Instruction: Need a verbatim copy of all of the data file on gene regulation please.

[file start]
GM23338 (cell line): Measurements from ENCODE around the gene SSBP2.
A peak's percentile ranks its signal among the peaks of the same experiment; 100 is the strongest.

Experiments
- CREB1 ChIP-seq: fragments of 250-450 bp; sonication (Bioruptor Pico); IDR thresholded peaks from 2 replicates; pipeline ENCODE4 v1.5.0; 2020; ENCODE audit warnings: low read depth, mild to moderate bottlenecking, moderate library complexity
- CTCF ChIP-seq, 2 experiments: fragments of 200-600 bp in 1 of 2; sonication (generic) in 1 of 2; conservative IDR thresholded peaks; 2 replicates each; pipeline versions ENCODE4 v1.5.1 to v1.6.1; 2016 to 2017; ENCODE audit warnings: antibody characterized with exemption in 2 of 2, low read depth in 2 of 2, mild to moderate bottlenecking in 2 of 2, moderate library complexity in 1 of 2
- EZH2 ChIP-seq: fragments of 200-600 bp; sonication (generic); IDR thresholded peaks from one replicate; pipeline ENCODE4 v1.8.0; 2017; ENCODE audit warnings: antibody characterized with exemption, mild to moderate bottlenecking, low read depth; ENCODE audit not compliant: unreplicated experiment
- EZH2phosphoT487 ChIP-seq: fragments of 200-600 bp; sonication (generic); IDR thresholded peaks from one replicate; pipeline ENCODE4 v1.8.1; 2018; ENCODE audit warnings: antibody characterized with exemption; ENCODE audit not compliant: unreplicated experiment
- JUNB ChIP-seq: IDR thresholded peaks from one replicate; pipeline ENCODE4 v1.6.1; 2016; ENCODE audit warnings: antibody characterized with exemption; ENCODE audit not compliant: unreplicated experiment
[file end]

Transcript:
GM23338 (cell line): Measurements from ENCODE around the gene SSBP2.
A peak's percentile ranks its signal among the peaks of the same experiment; 100 is the strongest.

Experiments
- CREB1 ChIP-seq: fragments of 250-450 bp; sonication (Bioruptor Pico); IDR thresholded peaks from 2 replicates; pipeline ENCODE4 v1.5.0; 2020; ENCODE audit warnings: low read depth, mild to moderate bottlenecking, moderate library complexity
- CTCF ChIP-seq, 2 experiments: fragments of 200-600 bp in 1 of 2; sonication (generic) in 1 of 2; conservative IDR thresholded peaks; 2 replicates each; pipeline versions ENCODE4 v1.5.1 to v1.6.1; 2016 to 2017; ENCODE audit warnings: antibody characterized with exemption in 2 of 2, low read depth in 2 of 2, mild to moderate bottlenecking in 2 of 2, moderate library complexity in 1 of 2
- EZH2 ChIP-seq: fragments of 200-600 bp; sonication (generic); IDR thresholded peaks from one replicate; pipeline ENCODE4 v1.8.0; 2017; ENCODE audit warnings: antibody characterized with exemption, mild to moderate bottlenecking, low read depth; ENCODE audit not compliant: unreplicated experiment
- EZH2phosphoT487 ChIP-seq: fragments of 200-600 bp; sonication (generic); IDR thresholded peaks from one replicate; pipeline ENCODE4 v1.8.1; 2018; ENCODE audit warnings: antibody characterized with exemption; ENCODE audit not compliant: unreplicated experiment
- JUNB ChIP-seq: IDR thresholded peaks from one replicate; pipeline ENCODE4 v1.6.1; 2016; ENCODE audit warnings: antibody characterized with exemption; ENCODE audit not compliant: unreplicated experiment